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Porsche GT3 boss confirms RS for 2014
18 March 2013 12:30
Porsche unveiled the new 991-generation 911 GT3 only weeks ago, but the man behind it, head of GT series production Andreas Preuninger, has confirmed to CAR that work is already well underway on a more extreme and more powerful 911 GT3 RS variant. Read on for the full scoop on the new 2014 Porsche 911 GT3 RS…
A new Porsche 911 GT3 RS is imminent for 2014?
That’s right. Preuninger told CAR: ‘The RS is always three-quarters of a year behind the GT3, so we’ve already begun.’ A new 911 Turbo will be unveiled in the next few months, and the new 918 Spyder supercar is penciled to debut at the 2013 Frankfurt motor show in the autumn, so expect the RS to appear early in 2014.
What do we know about the new Porsche 911 GT3 RS?
For a start, the RS model will retain the latest GT3’s dual-clutch PDK gearbox and electric steering. Hardcore fans might think that a travesty, but Preuninger told CAR that the PDK ‘box now offers more involvement than the manual option, and that the steering is at least as good as the legendary GT3 RS 4.0’s.
We’ll decide on that when we drive the new GT3, but regardless Preuninger and his Porsche Motorsport team can’t make the change to a stick shift: ‘There’s no chance of a manual. We don’t want to offer too many options on our GT cars. And if you’ve got a manual and a PDK you’ve got to have different set-ups for the suspension, the aero, the tyres, everything. We are a small team and can only concentrate on one car.’
However, the PDK might ‘box might be tuned for quicker shifts (the new GT3 already changes gear in less than 100ms) and the steering may have some specific tuning to match the more focused RS-specific suspension.
What’s the philosophy behind the new 911 GT3 RS?
Preuninger says that the new GT3’s increased usability as a daily driver and its more rounded abilities opens up the possibility for the RS model to be even more extreme: ‘We’ve opened up a wider field of usability with the new GT3, so maybe that gives us more reason to push the RS towards a more extreme side. The differentiations between the two models has always been increasing, and it’s going to be like that in the future.’
How wild will the new GT3 RS be?
‘The outer shape is frozen,’ revealed Preuninger. ‘It’s pretty spectacular. It’s beautiful.’ Expect the new RS to have an even bigger wing than the last 997-generation GT3 RS, no doubt inspired by the enormous spoiler on the back of the latest 991 Cup race car (pictured right with the new GT3). And to counter the extra rear downforce, there could be front aero tweaks too, and perhaps the GT3 RS 4.0’s aero ‘flics’ on the front bumper.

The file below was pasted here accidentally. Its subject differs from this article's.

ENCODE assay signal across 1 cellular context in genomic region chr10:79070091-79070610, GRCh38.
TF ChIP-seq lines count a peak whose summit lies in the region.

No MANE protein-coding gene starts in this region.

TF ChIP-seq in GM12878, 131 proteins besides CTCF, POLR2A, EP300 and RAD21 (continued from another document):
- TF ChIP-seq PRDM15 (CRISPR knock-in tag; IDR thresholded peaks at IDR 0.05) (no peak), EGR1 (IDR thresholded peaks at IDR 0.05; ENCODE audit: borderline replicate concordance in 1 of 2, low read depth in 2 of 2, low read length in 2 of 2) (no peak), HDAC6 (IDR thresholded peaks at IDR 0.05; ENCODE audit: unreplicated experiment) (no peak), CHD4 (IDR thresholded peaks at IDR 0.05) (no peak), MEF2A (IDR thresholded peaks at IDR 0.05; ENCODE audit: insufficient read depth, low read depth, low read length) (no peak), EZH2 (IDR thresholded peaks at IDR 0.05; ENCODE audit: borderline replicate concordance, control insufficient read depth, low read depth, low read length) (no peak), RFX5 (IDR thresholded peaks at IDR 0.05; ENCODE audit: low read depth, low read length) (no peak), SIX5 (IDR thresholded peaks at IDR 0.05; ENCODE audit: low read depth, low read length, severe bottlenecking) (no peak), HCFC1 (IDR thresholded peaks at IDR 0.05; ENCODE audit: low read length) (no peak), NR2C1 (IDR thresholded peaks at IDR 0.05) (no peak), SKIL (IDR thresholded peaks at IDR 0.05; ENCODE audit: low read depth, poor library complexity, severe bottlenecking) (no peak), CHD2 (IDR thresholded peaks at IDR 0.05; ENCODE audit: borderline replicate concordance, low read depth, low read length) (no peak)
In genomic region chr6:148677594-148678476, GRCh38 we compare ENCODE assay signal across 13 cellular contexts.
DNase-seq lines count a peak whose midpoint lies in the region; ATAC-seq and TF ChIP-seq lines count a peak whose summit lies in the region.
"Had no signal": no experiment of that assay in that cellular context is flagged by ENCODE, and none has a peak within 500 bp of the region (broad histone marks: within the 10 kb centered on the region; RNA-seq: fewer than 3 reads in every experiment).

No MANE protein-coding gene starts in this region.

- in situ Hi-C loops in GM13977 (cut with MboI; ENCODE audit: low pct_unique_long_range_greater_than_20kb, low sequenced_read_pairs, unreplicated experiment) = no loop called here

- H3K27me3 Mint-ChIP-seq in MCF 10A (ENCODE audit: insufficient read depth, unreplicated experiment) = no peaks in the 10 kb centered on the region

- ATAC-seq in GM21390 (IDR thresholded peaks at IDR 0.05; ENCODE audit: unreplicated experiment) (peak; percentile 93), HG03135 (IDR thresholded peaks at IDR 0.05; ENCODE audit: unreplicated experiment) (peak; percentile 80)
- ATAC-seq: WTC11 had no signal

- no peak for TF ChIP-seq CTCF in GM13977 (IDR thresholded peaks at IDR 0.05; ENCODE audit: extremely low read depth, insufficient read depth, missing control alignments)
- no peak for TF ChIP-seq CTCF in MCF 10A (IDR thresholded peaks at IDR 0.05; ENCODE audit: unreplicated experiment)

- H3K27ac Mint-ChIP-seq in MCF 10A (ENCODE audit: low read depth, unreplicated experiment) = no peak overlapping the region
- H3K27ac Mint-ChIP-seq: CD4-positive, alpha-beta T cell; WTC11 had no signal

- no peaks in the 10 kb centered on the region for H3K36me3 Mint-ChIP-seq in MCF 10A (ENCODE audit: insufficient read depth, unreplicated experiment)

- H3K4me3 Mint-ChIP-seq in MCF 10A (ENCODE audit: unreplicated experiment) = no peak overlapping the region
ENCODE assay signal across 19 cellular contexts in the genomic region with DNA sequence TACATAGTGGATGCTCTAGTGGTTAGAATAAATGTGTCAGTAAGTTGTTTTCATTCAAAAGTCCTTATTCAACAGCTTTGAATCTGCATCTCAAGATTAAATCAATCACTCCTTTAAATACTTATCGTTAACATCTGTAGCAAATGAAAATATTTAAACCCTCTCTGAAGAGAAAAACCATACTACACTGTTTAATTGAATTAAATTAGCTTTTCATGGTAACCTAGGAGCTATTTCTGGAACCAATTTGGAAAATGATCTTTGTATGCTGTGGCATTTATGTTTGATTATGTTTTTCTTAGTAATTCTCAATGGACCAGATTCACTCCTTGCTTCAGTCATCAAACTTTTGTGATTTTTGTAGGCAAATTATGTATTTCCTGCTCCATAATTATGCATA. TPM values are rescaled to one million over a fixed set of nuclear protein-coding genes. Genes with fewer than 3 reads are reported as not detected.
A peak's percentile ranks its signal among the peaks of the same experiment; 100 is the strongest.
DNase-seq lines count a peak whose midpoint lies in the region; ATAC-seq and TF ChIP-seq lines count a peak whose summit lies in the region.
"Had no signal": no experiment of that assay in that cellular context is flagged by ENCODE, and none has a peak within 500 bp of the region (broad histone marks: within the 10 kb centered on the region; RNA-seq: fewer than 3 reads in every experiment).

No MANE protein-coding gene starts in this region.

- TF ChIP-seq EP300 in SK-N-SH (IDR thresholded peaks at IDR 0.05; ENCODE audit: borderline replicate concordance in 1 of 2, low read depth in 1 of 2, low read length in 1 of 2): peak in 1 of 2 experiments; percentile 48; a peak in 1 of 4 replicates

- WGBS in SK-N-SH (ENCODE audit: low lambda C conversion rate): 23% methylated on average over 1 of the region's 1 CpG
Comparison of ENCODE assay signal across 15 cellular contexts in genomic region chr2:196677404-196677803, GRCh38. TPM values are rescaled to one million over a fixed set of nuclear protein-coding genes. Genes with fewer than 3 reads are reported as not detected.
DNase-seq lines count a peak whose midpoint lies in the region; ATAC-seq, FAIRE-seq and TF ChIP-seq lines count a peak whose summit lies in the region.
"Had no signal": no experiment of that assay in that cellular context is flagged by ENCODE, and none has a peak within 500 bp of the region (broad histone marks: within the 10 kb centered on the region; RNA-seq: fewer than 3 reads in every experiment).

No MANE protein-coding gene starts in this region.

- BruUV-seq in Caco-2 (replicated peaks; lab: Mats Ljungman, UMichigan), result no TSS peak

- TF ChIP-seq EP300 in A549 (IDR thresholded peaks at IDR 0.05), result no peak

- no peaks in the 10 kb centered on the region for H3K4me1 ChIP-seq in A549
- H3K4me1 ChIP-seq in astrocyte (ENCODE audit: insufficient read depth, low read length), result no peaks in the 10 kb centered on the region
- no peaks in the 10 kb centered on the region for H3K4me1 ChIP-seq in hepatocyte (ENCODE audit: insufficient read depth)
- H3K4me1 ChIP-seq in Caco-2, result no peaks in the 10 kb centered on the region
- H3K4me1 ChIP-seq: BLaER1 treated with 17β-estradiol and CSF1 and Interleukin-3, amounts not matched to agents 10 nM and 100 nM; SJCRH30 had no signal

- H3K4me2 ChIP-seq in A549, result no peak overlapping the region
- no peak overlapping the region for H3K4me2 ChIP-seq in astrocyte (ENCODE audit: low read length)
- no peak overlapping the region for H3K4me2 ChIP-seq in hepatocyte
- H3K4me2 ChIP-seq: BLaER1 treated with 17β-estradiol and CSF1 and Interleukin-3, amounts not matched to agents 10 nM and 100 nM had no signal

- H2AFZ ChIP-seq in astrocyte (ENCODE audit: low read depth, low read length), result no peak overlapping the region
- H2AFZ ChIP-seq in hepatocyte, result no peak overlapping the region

What about some RS-specific weight saving measures?
The new GT3 doesn’t yet have the option of a lightweight lithium ion battery like its 997-gen predecessors, because the rear-wheel steering system draws a considerable amount of current. However, Preuninger’s team is engineering a lightweight battery than can handle the extra demands of the rear axle system. ‘We are developing something like that,' Preuninger said. 'We hope it will be available for when the RS comes next year…’
The new 911’s aluminium-intensive construction means it already has the aluminium doors that were previously the reserve of the Turbo and GT cars, so any additional weight savings will be more complex and costly. ‘A carbonfibre roof would only save us about 200g because it’s already made of very thin aluminium,’ Preuninger revealed to CAR. ‘We could get another 5-7kg out of the GT3 with expensive exterior parts, but the car would be another £20k more expensive. And we have to leave room for the RS version…’
The wings, boot and bonnet in the new GT3 are already aluminium too, but Preuninger did confirm that the RS would have a titanium exhaust in place of the new GT3’s steel system. With all those pricey lightweight materials, expect the new GT3 RS to cost over £120,000.
What about more power?
Preuninger was cagey about the exact power outputs of the new GT3 RS, but he told CAR that although the latest GT3’s all-new 3.8-litre flat-six is officially rated at 469bhp, it’s got nearer to the 493bhp produced by the 997-gen GT3 RS 4.0. Expect the new RS to officially have just as much power as this illustrious predecessor. Which means over 500bhp in reality…